Space Radar Will Capture Millimeter Changes on Earth With Hourly Updates

Capella Space constellation of small but powerful satellites employ space-based radar, beaming through darkness and cloud cover to gather the information you need to make informed decisions. When fully deployed, Capella will offer hourly coverage of every point on Earth, rendered in sub-meter resolution, through the world’s largest constellation of radar satellites.

Capella micro-satellites are built and launched for a fraction of the cost of large satellites, reducing the time required for responsive, high revisit Earth observation infrastructure. When fully deployed, the Capella constellation will be comprised of 12 polar orbits, a geometry optimized for maximum global coverage and revisit times that never exceed one hour.

In 2015, Arlington-based XpressSAR was the first American company to get a license from the Department of Commerce to operate a private, commercial, space-based, SAR (synthetic aperture radar) remote sensing system. The first XpressSAR satellite is to be launched in 2022. San Francisco-based Capella Space, a startup founded in 2016, launched its first SAR satellite in December 2018. They will have a 36-satellite constellation planned by 2022.

Capella’s high revisit x-band constellation with InSAR capability will capture millimeter-scale change’s on the Earth’s surface. Interferometric synthetic aperture radar is a radar technique used in geodesy and remote sensing. This geodetic method uses two or more synthetic aperture radar (SAR) images to generate maps of surface deformation or digital elevation, using differences in the phase of the waves returning to the satellite or aircraft. The technique can potentially measure millimeter-scale changes in deformation over spans of days to years. It has applications for geophysical monitoring of natural hazards, for example earthquakes, volcanoes and landslides, and in structural engineering, in particular monitoring of subsidence and structural stability.

Monitor Infrastructure from Space

Infrastructure failure is often catastrophic. For operators of airports, dams, power plants, roads and bridges across the world, preparedness is key—and the key to preparedness is access to relevant and timely data.

Now you can detect minute, sub-meter changes in built infrastructure at, or even below, the surface of the Earth from space: monitor the integrity of your mission-critical infrastructure with our space-based radar. By detecting early indications of stress from space, you can muster resources more frugally and maintain infrastructure more cost-effectively.

Monitor Farms and Crops from Space

The new space-based radar can measure soil moisture and inundation, detect where crops have been damaged, and provide a reliable and up-to-date source for insurance claims. The constellation paths mean Capella can reliably monitor many thousands of acres, and because they process raw data into information, you get it in the form that complements your terrestrial sensor infrastructure.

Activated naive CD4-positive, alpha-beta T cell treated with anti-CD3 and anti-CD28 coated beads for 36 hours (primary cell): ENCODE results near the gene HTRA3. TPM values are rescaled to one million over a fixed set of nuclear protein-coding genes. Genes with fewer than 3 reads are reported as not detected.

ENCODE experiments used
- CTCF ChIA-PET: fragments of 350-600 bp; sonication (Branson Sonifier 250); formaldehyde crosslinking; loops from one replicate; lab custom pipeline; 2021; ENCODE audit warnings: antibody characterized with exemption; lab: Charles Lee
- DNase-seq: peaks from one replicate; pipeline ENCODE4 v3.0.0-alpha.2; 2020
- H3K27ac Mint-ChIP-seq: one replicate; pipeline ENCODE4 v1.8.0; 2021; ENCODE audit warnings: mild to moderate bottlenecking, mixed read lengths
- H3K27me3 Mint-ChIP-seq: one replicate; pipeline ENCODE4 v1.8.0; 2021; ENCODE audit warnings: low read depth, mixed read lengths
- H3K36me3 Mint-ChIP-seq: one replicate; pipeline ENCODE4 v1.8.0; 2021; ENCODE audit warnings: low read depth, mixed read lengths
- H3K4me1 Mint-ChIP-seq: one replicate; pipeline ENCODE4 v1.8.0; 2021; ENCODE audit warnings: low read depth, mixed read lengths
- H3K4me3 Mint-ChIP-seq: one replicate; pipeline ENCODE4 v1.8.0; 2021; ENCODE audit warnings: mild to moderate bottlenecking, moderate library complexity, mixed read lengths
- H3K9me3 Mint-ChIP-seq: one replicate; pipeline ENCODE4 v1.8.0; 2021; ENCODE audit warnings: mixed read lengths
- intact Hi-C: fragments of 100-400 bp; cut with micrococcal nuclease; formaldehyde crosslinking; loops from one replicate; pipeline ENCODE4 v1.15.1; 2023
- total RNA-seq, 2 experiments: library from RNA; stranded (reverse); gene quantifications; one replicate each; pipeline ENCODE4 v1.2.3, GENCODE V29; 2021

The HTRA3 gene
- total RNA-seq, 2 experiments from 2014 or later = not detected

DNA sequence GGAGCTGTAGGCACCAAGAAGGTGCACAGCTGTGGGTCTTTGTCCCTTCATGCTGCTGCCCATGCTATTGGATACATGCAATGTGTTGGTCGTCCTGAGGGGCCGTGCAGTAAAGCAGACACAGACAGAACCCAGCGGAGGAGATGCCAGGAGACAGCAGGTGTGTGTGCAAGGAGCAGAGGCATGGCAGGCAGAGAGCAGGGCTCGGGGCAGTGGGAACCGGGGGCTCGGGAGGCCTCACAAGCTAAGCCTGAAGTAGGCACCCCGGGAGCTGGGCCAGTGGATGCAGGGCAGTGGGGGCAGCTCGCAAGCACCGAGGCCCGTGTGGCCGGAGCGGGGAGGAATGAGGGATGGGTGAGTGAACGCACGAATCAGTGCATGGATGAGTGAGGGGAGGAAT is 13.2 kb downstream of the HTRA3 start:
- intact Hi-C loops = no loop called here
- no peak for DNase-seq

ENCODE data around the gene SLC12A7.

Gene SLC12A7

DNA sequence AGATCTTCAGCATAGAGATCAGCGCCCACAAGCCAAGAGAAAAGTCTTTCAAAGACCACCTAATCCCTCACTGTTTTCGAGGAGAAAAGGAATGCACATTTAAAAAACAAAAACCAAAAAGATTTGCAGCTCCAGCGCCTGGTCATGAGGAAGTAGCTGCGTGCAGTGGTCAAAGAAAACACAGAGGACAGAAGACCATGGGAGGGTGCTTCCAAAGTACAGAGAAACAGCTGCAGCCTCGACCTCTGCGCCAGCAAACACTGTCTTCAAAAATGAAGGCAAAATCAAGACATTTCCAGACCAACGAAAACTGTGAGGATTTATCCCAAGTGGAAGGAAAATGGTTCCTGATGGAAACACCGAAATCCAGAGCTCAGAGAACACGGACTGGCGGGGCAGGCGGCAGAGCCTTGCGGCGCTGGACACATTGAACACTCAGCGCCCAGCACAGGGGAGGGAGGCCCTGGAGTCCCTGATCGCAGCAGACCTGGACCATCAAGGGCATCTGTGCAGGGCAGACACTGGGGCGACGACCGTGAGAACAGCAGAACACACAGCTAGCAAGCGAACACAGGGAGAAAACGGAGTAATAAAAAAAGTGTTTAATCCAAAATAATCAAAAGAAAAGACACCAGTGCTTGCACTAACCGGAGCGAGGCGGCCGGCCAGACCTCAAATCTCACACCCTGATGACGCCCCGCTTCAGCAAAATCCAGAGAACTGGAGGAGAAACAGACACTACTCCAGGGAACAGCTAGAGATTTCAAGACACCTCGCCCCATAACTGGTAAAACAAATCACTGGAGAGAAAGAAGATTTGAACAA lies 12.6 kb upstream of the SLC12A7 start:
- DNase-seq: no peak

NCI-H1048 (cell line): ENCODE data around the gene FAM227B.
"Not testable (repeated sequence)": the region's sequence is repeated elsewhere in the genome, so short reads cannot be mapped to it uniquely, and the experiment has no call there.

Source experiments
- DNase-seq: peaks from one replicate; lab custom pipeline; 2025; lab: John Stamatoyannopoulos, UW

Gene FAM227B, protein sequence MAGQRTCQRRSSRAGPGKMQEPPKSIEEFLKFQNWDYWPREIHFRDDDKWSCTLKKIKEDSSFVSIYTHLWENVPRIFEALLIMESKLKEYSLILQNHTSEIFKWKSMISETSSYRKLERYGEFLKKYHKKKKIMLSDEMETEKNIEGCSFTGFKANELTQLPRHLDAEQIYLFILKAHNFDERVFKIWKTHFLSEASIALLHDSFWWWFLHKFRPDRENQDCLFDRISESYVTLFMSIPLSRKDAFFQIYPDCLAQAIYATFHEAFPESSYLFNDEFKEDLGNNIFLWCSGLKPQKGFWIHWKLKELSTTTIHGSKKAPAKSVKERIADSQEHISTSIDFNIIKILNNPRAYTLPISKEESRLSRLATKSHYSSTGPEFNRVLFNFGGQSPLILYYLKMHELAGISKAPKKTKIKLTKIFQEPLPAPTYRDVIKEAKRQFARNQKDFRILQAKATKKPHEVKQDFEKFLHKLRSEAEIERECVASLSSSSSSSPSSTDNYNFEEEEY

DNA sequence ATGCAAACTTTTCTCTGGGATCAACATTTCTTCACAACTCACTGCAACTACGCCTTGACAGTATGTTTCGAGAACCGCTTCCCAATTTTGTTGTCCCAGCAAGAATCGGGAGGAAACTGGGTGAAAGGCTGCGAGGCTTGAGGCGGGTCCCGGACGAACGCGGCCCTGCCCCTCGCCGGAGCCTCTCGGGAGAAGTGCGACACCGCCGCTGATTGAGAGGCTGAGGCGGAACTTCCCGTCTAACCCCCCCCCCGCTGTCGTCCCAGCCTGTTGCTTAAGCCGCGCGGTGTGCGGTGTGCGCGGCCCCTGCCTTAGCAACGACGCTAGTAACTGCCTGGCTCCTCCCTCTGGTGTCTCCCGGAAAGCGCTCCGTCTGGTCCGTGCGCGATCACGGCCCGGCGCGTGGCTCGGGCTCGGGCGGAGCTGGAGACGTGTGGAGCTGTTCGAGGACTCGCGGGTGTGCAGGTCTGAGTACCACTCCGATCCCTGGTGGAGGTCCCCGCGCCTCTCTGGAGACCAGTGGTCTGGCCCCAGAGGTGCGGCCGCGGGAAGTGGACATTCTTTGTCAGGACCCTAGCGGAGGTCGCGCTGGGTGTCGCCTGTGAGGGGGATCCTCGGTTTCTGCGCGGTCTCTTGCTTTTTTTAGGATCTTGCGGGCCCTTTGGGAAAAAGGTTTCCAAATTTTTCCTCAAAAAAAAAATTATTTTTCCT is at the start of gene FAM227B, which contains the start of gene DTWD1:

Guide First Responders in a Disaster

First responders will get valuable information in the fastest possible way—having a real impact on people’s survival. The communications infrastructure is often the first thing to go in a disaster, yet it’s never more valuable than when clear thinking, decisive action, and accurate intelligence are essential to saving lives. Hourly updates gets useful intelligence to all those in search, rescue and recovery operations.

10 thoughts on “Space Radar Will Capture Millimeter Changes on Earth With Hourly Updates”

  1. It is already an old method. This is only the latest iteration. With filtering, we should be able to identify the sub class. Hundreds of feet down. In fact, this is the primary reason the Soviets had so many nuclear reactors in space. To power these radars.

  2. How are you going to a find a sub with this? The ocean’s natural background noise {waves} should swamp the readings. This will be of much more use on land.

  3. If this useful SAR gear can fit on a micro satellite it would probably improve a lot by getting bigger and more frequent. Maybe it will be added to some of the satellites of the internet constellations like Starlink. It would share the power bus and be directly linked to the internet.

  4. This will be great for finding illicit tunnels. The US and Isreali goverments are going to use the hell out of this. It would also great for damage assessement after a military strike. I guess it would also be used for natural disasters to help people and route resources.

  5. “Millimeter-scale” can mean a few millimeters. Larger than at least some ants. But that’s only the vertical dimension. It’s not clear what their horizontal resolution is (maybe mentioned inside the link?). Probably at least centimeters, and may well be meters or even kilometers (probably not km if they want to measure roads and bridges; most likely meters). The height would be averaged across that sample size, I think.

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